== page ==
There have been other, major studies that have evaluated the efficacy of coils vis-à-vis surgical clipping. Murayama et al published their 11-year experience with GDC embolization of cerebral aneurysms.(7) In their series, 916 aneurysms were treated in 818 patients of which only 55% of the patients had complete occlusion at the time of treatment. In follow-up, overall recanalization rate was 20.9%, with a high of 59.1% in giant aneurysms. Overall morbidity and mortality for the series was 9.4%. In another study on 101 patients with unruptured intracranial aneurysms selected for coil embolization, complete aneurismal obliteration was achieved in 56% versus a 93.2% in surgical group.(8) Disregarding transient reversible postoperative complications, permanent complications were higher in the endovascular group at 7.5% versus 1.7% in the surgical group. Friedman et al retrospectively analyzed their results with GDC for endovascular occlusion of acutely ruptured saccular aneurysms over a 10-year-period.(9) At follow-up angiography over a mean period of 11.6 months, 30% had complete occlusion, 26% had dog-ear remnant, 5% had residual neck and 3% had residual filling aneurysm. Significantly, 34% of the patients required two or more endovascular procedures to secure their aneurysms and three patients required open surgical intervention. All these studies refute the statement that endovascular coiling is as effective as direct clip reconstruction in completely obliterating the aneurysm. Moreover, the incidence of ischaemic complications after coiling is high: Pelz et al reported 28% incidence of thromboembolic events.(10)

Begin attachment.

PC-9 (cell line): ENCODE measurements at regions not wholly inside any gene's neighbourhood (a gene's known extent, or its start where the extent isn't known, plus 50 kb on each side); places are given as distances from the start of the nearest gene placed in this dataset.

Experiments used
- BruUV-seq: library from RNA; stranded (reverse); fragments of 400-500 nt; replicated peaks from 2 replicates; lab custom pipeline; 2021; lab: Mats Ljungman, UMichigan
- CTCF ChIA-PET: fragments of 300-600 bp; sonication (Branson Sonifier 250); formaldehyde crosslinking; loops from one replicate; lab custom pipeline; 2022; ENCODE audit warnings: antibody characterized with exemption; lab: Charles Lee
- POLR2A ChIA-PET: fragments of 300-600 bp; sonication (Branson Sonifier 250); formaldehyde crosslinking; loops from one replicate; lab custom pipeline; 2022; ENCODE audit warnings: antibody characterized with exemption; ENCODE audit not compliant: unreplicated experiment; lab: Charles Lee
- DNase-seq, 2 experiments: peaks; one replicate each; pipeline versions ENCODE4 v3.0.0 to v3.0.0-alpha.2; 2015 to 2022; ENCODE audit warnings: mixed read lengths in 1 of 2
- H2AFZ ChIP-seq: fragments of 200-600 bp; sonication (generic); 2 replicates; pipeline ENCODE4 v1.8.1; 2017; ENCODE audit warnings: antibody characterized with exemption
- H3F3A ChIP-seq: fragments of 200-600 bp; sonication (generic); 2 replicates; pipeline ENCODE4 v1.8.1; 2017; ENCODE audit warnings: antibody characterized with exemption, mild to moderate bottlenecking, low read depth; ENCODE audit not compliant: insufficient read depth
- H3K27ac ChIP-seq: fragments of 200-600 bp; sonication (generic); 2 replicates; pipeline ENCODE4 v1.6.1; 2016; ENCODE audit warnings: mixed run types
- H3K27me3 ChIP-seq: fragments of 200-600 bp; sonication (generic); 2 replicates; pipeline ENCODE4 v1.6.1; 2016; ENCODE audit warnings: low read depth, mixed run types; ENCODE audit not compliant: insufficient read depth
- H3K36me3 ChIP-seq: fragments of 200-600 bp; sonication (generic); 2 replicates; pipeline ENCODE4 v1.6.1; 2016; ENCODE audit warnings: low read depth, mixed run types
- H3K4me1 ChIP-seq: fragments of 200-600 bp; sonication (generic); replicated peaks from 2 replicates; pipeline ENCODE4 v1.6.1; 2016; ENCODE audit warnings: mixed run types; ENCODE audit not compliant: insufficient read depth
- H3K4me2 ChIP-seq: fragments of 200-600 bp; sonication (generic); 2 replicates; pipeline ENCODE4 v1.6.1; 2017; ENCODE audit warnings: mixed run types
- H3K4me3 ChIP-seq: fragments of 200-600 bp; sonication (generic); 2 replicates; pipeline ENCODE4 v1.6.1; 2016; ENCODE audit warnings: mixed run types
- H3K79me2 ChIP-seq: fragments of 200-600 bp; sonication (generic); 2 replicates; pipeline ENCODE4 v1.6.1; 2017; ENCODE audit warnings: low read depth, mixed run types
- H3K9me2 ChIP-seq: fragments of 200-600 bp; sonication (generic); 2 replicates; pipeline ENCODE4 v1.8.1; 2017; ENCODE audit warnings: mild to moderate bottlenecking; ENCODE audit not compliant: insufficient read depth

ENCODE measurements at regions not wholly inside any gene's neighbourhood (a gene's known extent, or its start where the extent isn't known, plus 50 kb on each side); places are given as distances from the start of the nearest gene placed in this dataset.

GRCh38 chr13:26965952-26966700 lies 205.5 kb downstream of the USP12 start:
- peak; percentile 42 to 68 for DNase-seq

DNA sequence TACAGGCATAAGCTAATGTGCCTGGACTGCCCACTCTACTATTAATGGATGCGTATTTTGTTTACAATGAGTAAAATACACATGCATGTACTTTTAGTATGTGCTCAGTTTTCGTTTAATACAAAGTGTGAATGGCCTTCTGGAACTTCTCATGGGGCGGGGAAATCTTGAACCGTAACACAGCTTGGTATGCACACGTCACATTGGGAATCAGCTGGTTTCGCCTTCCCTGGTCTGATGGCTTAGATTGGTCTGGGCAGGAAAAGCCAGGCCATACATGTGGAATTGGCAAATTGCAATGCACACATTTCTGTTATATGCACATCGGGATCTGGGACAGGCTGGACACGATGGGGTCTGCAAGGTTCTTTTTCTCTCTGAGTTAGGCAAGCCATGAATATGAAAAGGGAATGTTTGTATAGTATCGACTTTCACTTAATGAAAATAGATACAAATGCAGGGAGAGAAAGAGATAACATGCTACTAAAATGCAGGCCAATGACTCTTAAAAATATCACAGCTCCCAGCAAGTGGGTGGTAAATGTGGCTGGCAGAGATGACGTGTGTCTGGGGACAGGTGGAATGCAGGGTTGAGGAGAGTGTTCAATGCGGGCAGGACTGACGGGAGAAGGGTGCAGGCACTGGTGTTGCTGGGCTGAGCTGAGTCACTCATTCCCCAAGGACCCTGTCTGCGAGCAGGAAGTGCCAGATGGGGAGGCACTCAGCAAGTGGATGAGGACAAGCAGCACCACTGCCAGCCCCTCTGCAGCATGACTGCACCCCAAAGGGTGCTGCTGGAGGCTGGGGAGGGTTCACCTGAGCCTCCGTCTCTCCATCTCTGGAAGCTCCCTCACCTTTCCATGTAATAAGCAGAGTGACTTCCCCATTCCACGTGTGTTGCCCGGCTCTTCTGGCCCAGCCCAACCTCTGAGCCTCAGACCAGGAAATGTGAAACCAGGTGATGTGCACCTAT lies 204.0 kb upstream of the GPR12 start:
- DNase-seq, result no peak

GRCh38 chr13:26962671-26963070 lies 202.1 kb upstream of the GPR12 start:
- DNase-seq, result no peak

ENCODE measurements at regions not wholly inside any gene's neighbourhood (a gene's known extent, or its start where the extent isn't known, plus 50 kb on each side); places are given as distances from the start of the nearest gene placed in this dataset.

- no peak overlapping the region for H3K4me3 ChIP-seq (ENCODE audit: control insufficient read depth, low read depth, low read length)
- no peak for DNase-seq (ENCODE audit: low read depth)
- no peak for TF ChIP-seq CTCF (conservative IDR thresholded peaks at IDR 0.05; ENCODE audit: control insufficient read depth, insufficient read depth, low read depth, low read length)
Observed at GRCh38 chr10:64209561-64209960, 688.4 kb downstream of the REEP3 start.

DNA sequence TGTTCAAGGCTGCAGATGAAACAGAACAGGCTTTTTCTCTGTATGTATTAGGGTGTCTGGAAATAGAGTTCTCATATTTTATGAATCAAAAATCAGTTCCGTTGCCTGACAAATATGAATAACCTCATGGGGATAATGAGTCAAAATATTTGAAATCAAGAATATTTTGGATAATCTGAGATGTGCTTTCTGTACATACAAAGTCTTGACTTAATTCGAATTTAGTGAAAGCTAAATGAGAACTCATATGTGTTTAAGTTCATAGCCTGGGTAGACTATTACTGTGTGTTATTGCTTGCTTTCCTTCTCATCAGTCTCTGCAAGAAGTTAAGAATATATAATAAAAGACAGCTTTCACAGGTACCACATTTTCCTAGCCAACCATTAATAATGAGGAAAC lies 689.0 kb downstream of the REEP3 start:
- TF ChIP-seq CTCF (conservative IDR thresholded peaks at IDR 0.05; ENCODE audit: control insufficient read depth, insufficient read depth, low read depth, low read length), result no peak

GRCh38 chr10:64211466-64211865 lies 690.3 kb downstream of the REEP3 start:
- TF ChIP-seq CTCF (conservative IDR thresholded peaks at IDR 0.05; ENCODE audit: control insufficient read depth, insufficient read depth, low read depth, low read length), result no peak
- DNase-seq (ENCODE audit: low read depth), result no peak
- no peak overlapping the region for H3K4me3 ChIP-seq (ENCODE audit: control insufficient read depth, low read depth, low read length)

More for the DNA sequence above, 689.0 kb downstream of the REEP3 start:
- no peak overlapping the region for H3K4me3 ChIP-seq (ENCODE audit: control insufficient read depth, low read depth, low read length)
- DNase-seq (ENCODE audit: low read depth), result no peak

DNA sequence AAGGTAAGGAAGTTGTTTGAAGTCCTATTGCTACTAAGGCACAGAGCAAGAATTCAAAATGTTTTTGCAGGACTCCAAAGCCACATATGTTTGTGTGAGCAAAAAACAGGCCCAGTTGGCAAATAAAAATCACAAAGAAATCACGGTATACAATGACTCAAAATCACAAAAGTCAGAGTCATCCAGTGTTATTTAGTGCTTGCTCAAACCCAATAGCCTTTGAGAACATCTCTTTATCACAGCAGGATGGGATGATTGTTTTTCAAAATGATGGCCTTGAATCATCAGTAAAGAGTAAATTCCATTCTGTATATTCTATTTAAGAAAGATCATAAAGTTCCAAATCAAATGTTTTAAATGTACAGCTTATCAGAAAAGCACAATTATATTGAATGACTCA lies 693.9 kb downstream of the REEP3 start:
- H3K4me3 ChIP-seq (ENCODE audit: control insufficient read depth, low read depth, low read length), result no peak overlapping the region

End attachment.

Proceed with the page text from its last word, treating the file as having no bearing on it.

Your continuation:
Aneurysms of the posterior circulation, involving the vertebrobasilar system and their branches have traditionally been a challenging field, because of anatomical inaccessibility, and the gross neurological morbidity associated with intraoperative rupture and consequent dissection and clip application. Hence it has been concluded that aneurysms of the posterior circulation are better coiled than clipped. Review of literature however reveals different conclusions. In a large study of 111 patients with ruptured vertebrobasilar aneurysms treated by GDC coiling, spread over 10 years by Groden et al, follow-up angiography was done at one year in 53 and at 18 months in 59 patients.(11) It was observed that complete obliteration of the aneurysms was not achieved in 23 (21%) aneurysms, while enlargement of the neck or reopening of the aneurysm was noticed in 12 of the 53 aneurysms at 12-month follow-up. Nine patients with angiography at 18 months or later had to be retreated with GDC coils, and three patients had subarachnoid hemorrhage necessitating repeat endovascular procedures. In another series of basilar trunk aneurysms treated by endovascular coiling by Uda et al, near complete occlusion occurred in 85.4% patients.(12) The results of these two series does not indicate any clear cut advantage of coiling over surgical clipping in posterior circulation aneurysms.